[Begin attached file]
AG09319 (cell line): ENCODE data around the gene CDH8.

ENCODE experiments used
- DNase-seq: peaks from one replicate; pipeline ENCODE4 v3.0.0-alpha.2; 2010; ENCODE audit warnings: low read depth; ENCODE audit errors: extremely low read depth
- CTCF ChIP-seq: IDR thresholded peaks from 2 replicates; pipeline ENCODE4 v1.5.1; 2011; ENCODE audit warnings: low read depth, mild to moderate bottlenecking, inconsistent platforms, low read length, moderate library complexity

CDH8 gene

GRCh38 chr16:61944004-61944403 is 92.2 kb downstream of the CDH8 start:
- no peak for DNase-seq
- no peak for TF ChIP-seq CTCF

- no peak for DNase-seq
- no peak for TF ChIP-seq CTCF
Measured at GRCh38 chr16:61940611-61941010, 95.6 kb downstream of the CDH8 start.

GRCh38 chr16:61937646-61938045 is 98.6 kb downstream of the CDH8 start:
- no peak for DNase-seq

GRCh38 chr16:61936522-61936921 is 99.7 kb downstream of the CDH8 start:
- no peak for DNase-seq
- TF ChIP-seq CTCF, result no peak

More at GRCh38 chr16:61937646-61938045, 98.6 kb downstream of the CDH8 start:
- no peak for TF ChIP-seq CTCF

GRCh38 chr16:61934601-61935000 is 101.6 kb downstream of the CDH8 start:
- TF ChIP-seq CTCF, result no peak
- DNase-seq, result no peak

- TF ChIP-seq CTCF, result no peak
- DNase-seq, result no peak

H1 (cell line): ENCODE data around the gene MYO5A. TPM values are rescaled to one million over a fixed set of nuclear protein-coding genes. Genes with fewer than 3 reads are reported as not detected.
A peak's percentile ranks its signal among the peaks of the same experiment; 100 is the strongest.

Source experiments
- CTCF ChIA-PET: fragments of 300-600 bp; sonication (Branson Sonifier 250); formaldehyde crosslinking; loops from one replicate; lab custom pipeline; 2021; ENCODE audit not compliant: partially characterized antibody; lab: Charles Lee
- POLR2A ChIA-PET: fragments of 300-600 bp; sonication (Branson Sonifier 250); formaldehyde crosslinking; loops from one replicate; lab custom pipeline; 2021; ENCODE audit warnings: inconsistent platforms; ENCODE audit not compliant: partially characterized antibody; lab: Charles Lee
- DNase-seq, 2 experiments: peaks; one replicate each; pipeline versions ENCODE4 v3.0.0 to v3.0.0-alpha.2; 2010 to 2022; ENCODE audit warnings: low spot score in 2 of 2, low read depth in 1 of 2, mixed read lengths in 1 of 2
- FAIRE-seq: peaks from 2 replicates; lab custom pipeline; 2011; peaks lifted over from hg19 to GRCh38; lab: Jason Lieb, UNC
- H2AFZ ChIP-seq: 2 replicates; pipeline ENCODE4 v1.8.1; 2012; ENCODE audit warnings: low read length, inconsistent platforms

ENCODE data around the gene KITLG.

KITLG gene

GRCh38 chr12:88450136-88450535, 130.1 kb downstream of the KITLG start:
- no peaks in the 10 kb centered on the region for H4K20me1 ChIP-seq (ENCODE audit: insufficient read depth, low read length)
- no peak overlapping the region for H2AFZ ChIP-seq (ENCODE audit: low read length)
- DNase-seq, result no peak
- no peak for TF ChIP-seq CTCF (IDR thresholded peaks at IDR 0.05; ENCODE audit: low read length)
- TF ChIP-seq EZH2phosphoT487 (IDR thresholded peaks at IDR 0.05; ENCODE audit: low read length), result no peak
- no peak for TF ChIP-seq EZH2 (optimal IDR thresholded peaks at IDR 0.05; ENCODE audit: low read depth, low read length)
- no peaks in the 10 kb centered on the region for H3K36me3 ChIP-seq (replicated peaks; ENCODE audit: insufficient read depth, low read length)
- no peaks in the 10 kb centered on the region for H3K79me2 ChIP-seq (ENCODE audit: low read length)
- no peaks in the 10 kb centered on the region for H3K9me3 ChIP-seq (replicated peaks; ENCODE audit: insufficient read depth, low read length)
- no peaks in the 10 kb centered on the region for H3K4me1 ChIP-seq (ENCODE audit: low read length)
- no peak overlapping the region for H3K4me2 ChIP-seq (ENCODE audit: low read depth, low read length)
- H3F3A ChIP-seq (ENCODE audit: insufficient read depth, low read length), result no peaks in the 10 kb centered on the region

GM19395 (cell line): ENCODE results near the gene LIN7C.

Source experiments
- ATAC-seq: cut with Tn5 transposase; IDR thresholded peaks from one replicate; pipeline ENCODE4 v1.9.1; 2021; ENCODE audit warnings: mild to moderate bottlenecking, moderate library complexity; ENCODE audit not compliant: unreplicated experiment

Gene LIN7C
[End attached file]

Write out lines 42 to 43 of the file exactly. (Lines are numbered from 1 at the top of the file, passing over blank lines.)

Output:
- no peaks in the 10 kb centered on the region for H3K79me2 ChIP-seq (ENCODE audit: low read length)
- no peaks in the 10 kb centered on the region for H3K9me3 ChIP-seq (replicated peaks; ENCODE audit: insufficient read depth, low read length)